Free Can Make You Bleed
By now anyone concernedwith internet security has heard about the Heartbleed security vulnerability in OpenSSL. What you may not be aware of is how much money and personal information is riding on this “free” security program and others like it (OpenSSH). Free is not usually a bad thing, but it can be when it causes the software your business depends on to be under resourced.
What you might not be aware of is just how under staffed and underfunded some of these “free” open source programs like OpenSSL and OpenSSH (OpenBSD) are. OpenSSL for example is largely staffed by one fulltime developer and a number of part-time volunteer developers. The total labor pool for OpenSSL maybe adds up to two fulltime developers. Think about it, OpenSSL only has two people to write, maintain, test, and review 500,000 lines of business critical code. Half of these developers have other things to do.
OpenSSH, part of the OpenBSD project, isn’t any better off. OpenBSD includes a number of projects other than OpenSSH. As with OpenSSL, OpenBSD gets relatively little in funding from industry that depends on it the most and relies on volunteers. The OpenBSD project leader, Theo De Raadt, is concerned about the lack of funding from the industry. In his own words: "I think that contributions should have come first from the vendors, secondly from the corporate users, and thirdly from individual users. But the response has been almost entirely the opposite, with almost a 15 to 1 dollar ratio in favor of the little people.” OpenBSD is so underfunded that it almost shutdown because it had difficulty covering just the electrical expenses for the project. At the beginning of 2014 a request for funding was issued just to cover the electrical costs for the project. OpenBSD developer Bob Beck suggests that the project will shut down completely if a more sustainable source of funding is not found.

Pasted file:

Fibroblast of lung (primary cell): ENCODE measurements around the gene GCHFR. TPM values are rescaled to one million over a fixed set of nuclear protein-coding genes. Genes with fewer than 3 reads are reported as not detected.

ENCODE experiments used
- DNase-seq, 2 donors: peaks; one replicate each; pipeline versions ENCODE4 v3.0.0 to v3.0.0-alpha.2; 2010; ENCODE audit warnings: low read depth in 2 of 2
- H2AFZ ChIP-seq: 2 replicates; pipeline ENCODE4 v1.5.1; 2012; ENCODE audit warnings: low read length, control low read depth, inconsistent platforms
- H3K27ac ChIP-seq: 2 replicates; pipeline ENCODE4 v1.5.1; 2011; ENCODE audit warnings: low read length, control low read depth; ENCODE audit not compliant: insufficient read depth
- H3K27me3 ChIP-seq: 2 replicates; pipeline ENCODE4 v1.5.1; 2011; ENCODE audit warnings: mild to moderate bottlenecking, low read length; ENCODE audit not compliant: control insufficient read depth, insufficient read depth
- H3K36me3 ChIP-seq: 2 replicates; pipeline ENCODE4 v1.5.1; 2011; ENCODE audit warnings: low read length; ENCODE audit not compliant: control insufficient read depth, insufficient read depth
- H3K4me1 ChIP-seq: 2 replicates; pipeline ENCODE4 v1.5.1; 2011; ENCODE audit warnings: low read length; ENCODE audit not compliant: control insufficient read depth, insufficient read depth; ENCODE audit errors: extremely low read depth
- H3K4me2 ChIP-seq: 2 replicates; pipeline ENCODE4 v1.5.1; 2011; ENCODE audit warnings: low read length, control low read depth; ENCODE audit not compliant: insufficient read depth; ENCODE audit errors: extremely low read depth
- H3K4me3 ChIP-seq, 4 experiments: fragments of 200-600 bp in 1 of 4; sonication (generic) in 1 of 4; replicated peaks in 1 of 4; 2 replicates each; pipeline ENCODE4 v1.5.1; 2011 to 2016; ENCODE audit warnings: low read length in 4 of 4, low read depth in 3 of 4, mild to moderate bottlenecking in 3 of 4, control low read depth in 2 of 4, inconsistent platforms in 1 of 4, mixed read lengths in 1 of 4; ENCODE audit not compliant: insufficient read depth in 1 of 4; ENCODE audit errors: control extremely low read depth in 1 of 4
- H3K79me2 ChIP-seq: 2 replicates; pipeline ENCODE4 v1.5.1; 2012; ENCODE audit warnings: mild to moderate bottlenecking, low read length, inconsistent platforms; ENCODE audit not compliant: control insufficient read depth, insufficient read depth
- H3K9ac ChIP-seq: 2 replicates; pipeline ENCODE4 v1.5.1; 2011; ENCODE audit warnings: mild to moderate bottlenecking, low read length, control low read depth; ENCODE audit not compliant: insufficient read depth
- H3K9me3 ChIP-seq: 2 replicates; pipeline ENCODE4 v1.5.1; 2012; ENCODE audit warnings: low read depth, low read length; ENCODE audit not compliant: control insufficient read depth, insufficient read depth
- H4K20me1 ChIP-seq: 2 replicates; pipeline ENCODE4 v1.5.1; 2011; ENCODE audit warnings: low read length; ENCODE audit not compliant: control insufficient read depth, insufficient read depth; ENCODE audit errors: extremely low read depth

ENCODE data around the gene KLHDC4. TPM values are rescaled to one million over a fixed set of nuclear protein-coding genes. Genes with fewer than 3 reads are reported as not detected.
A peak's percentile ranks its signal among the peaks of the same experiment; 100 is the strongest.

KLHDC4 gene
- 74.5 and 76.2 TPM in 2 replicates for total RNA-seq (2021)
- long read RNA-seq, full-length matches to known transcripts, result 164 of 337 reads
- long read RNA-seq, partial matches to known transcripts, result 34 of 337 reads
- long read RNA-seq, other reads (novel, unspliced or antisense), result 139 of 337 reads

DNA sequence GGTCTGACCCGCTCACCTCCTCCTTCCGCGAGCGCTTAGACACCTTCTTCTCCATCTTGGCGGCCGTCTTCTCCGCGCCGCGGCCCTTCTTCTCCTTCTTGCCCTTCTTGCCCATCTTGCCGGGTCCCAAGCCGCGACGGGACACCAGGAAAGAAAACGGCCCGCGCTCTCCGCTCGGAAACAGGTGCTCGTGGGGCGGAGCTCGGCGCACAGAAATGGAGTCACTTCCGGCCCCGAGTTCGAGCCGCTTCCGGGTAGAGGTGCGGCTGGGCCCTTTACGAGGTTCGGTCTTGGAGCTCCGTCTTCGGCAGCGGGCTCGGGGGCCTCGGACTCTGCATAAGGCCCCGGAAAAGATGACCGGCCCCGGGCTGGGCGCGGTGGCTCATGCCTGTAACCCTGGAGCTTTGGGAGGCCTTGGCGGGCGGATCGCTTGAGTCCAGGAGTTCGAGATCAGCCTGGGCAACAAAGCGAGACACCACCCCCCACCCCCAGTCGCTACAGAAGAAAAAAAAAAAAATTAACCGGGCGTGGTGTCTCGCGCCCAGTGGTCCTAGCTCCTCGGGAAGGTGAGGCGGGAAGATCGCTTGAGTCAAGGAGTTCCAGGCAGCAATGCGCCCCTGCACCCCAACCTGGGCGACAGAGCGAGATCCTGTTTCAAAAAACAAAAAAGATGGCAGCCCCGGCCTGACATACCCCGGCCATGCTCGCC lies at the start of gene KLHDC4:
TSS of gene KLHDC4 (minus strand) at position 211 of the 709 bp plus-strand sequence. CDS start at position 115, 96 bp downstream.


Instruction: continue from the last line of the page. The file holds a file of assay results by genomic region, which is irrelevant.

It is ridiculous when you think about all of the business capital that depends on such grossly underfunded applications. OpenSSL has never received more than a million dollar yearly budget and OpenSSH can’t pay its electric bill. The OpenSSL foundation’s president, Steve Marquess, said “The mystery is not that a few overworked volunteers missed this bug; the mystery is why it hasn't happened more often."
Marquess has noted an increase in donations and support for OpenSSL. Even with this increase in donations OpenSSL is still underfunded. Marquess says, the OpenSSL developers are not to blame for this security vulnerability; they did what they could with the resources they had. The true culprits are those who take from the open source community without giving enough back. It seems like people now realize they should pay more than nothing for the software that keeps their private information secure, but how long will the donations keep flowing and will they be enough? Will open source users donate now that this issue is in the news and forget to donate later?
There is an ongoing debate on whether open source software is more or less secure than commercial software. Those who believe that open source is more secure argue that you have more eyes on the code and more people will review it. At face value this makes sense and most people would agree. However is this really true? It could be argued that with so many smart people available to review the code that few will actually do so. This psychological phenomenon is called the bystander effect and it states the probability of help is inversely related to the number of bystanders.